People have avoided making the switch to women’s sports for years because the games have to be sought out and aren’t pushed on major channels. But audiences also haven’t felt the sense of community which, as this season has proved, is easily established by increased coverage. 

Iconic players most prominently Caitlin Clark (Iowa), Angel Reese (LSU), JuJu Watkins (USC) and Paige Beukers (UCONN) have been able to help bridge this gap more and more this past season. Their stellar performances and social media spotlight have helped to spread their popular moments and have increased excitement about their performances. 

(Photo courtesy of @caitlinclark22 Instagram)

When Caitlin Clark broke thewomen’s all-time women’s NCAA scoring record, the world tuned in. When her points surpassed the all time scoring record for men and women, the world tuned in. Moments such as her long range shots and buzzer beaters went viral on social media, increasing investment, attention, and viewership for Women’s March Madness games. As players’ names grew along with perceptions of team rivalries (such as Iowa and LSU), viewership continued to soar. 

There are three hopes that I have moving forward as a woman hoping for greater equality in sports. The first is that even though players like Clark or Reese are graduating from WCBB this year, audiences will have connected with enough other players, coaches, and teams that they will continue to tune into Women’s College basketball regardless. 

The second hope is that with these graduating players moving on to the WNBA draft and professional basketball, the WNBA may witness a similar revitalization. Professional women’s players make a fraction of what players on men’s teams earn. This is another issue that could be improved by these well-known college players making their way into the WNBA. 

The third hope is that this growth in women’s sports will not solely be kept to basketball, but will continue with other underrepresented women’s games as well. For any social issue, real change takes time. But it seemed like this year in particular saw the pace of change speed up. For the first time in a while, I am very optimistic about tangible lasting change within the culture of sports in America.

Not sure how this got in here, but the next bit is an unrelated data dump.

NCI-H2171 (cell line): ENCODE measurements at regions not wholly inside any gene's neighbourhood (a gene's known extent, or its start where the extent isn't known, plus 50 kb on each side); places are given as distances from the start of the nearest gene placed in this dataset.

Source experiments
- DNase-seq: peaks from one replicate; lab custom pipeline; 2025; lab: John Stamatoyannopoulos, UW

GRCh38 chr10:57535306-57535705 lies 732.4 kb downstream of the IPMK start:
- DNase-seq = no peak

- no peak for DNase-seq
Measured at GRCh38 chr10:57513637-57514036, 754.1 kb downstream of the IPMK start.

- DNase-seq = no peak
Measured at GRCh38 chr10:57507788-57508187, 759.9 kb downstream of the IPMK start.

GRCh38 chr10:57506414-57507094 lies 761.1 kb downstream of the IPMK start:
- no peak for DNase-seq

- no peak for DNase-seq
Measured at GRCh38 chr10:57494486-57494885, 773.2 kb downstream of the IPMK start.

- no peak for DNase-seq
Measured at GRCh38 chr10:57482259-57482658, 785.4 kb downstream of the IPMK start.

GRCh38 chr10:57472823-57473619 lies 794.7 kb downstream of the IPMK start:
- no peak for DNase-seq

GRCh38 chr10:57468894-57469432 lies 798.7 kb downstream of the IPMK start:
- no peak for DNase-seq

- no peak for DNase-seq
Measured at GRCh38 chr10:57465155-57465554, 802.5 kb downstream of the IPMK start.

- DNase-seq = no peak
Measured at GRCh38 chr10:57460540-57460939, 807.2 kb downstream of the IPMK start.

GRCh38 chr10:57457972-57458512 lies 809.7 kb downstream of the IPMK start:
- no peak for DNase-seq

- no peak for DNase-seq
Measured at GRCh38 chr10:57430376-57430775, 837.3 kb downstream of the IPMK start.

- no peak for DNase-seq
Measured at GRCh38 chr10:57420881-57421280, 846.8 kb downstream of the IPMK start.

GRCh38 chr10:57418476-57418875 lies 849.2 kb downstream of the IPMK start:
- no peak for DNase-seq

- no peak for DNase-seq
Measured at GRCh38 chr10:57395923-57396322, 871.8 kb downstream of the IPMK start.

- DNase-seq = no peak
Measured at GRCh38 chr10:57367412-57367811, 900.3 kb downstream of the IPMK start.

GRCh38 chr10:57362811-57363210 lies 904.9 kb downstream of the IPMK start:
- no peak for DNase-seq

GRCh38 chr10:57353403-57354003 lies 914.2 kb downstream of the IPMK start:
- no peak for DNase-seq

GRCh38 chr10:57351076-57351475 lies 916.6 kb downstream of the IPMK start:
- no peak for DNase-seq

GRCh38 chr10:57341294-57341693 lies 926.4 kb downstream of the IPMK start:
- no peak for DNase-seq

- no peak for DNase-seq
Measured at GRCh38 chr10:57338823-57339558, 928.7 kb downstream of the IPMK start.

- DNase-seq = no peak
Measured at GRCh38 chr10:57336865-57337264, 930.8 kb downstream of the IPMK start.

For women’s sports to be more known and more loved, they have to be seen. And the factor that determines visibility on tv or in stadiums comes back to one thing: money. This season proved that women’s basketball is extremely profitable and popular when they are given equitable exposure. 

I began my analysis noting my disappointment through seeing the effects of the lack of women’s sports coverage, attention, and visibility, through videos on TikTok. To come full circle these past weeks from the Elite 8 games through the WCBB Championship last Sunday, I have seen countless videos of children in Caitlin Clark Jerseys, girls watching basketball with their moms or dads or meeting players after the game.  

After last Sunday’s championship loss to undefeated SC, Caitlan Clark set the record straight on exactly what she wants to be remembered for. In the postgame press she commented,“I don’t want my legacy to be, oh, ‘Caitlin won X amount of games or Caitlin scored X amount of points,’’ Clark said. “I hope it’s what I was able to do for the game of women’s basketball. I hope it is the young boys and young girls that are inspired to play this sport or dream to do whatever they want to do in their lives.” Given the change on my social media pages lately, it looks like that inspiration is spreading. 

While there is still so much growth to be had for women’s sports as a whole, this season of women’s college basketball seemed to speed up that change at a pace never seen before. As a woman, as a feminist and as a fan, I hope women’s sports will continue to be taken seriously. I hope the upcoming voices of women’s sports will be able to hold onto this success and continue to grow so younger generations of girls are represented and respected.